The population of Barn Owls in Portugal targeted by the first national census

In a statement sent to the Lusa agency, the University of Évora (UE) revealed that the initiative takes place between this month and June and that all interested parties can participate.

“We can all help count the barn owls,” encouraged the Alentejo Academy, pointing out that the population of this type of bird “is decreasing in Portugal, like other birds typical of agricultural areas.”

The first national census focused specifically on this bird, launched by the EU Ornithology Laboratory (LabOr-MED) and SPEA, will serve to "better understand the distribution and abundance of this species" in Portugal, a- he explained.

Organizers said interested people can participate in two ways, one of which is to "report 'online' where they see or hear barn owls".

The other is through participation in the "Fins de Semana das Corujas" event, which will take place in March, on the 3, 4 and 5 and on the 10, 11 and 12, the organization said, pointing out that at that moment, "All Portugal will come out into the streets at night to hear the unmistakable sound of this bird".

"The data collected in this census will help specialists to better assess the status of the species in our country," the EU said.

According to the academy, over the past decade “the barn owl has disappeared from around half of the area it used to occupy in mainland Portugal”.

"On the islands, there are no more barn owls in the western half of Madeira, nor in the Desertas Islands," he added.

SPEA's NOCTUA – Portugal program, which has involved volunteers in monitoring nocturnal birds since 2009, also reveals a downward trend for this species over the same period.

Quoted in the press release, Inês Roque, researcher at LabOr-MED and member of the coordination of the working group on nocturnal birds of the SPEA, notes that "this negative trend of barn owls is visible on the Iberian scale".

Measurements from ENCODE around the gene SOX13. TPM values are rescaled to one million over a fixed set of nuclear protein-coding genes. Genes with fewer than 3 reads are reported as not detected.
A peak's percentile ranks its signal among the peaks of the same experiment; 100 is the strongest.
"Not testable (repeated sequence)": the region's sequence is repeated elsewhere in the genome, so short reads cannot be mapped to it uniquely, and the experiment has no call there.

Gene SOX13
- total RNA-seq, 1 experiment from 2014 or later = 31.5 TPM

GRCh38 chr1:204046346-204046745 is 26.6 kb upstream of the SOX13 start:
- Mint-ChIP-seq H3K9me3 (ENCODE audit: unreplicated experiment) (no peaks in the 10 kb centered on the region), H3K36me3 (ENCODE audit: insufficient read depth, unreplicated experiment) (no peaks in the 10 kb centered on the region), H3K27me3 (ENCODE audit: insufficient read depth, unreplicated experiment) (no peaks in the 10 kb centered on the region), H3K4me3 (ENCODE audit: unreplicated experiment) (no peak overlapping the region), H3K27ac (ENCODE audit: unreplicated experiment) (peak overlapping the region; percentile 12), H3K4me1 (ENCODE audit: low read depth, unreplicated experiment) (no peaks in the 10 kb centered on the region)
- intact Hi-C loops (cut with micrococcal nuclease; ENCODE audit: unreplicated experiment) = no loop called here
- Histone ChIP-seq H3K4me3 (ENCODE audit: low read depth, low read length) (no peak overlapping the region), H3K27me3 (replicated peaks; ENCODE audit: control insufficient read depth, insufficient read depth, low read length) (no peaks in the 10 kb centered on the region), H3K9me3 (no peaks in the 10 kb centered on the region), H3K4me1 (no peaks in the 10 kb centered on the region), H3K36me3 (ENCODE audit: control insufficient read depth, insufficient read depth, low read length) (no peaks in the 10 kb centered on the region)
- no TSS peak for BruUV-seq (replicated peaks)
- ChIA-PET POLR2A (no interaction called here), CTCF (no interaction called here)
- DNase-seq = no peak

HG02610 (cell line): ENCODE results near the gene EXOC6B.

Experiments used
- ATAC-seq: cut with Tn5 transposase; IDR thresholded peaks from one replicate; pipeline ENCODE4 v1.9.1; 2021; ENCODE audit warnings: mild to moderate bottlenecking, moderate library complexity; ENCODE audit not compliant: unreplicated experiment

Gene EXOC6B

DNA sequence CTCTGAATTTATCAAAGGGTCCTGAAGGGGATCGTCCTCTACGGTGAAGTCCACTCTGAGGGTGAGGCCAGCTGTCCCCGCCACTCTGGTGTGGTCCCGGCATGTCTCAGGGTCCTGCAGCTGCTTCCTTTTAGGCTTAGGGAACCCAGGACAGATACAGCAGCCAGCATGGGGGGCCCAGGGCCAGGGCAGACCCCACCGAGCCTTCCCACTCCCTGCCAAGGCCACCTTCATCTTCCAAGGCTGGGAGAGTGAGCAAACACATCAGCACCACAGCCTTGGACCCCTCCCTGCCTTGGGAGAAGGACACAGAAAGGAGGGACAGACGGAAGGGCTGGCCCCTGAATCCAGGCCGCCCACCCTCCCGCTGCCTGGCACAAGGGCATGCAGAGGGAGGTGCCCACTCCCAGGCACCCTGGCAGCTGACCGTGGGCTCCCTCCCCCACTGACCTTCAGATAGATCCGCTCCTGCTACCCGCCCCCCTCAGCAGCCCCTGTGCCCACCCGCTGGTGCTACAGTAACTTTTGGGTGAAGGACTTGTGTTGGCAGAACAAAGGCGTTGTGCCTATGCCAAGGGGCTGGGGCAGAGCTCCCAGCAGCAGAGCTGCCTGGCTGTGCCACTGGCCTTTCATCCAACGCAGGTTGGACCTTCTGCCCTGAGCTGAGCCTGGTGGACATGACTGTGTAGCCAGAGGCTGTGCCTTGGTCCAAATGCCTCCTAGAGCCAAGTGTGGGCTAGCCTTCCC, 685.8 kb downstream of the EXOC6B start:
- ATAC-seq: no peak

“And this could be linked to the disappearance of nesting sites and changes to our agricultural areas, such as the conversion of traditional crops to intensive crops,” he pointed out.

The Barn Owl is one of seven nocturnal birds of prey that exist in Portugal and can be found in agricultural areas, sparse forests and urban areas.

“Adapted to being close to people, the barn owl often nests in buildings and the same place can be occupied for decades. Therefore, it is enough to be aware of the region where you live to be able to participate, because this species has a very easy to identify vocalization,” the EU said.

For more information on the census, interested parties can visit the website https://corujadastorres.uevora.pt/, where an educational kit specially created to encourage the participation of schools and organized groups is also available and can be downloaded.

The National Barn Owl Census is part of the projects 'Science for All: Sustainability and Inclusion (SCIEVER)', funded by the European Commission, and 'Citizen Science — involving volunteers in monitoring barn owl populations. 'birds', funded by the Active Citizens Program/Active Citizens Fund (EEAGrants).


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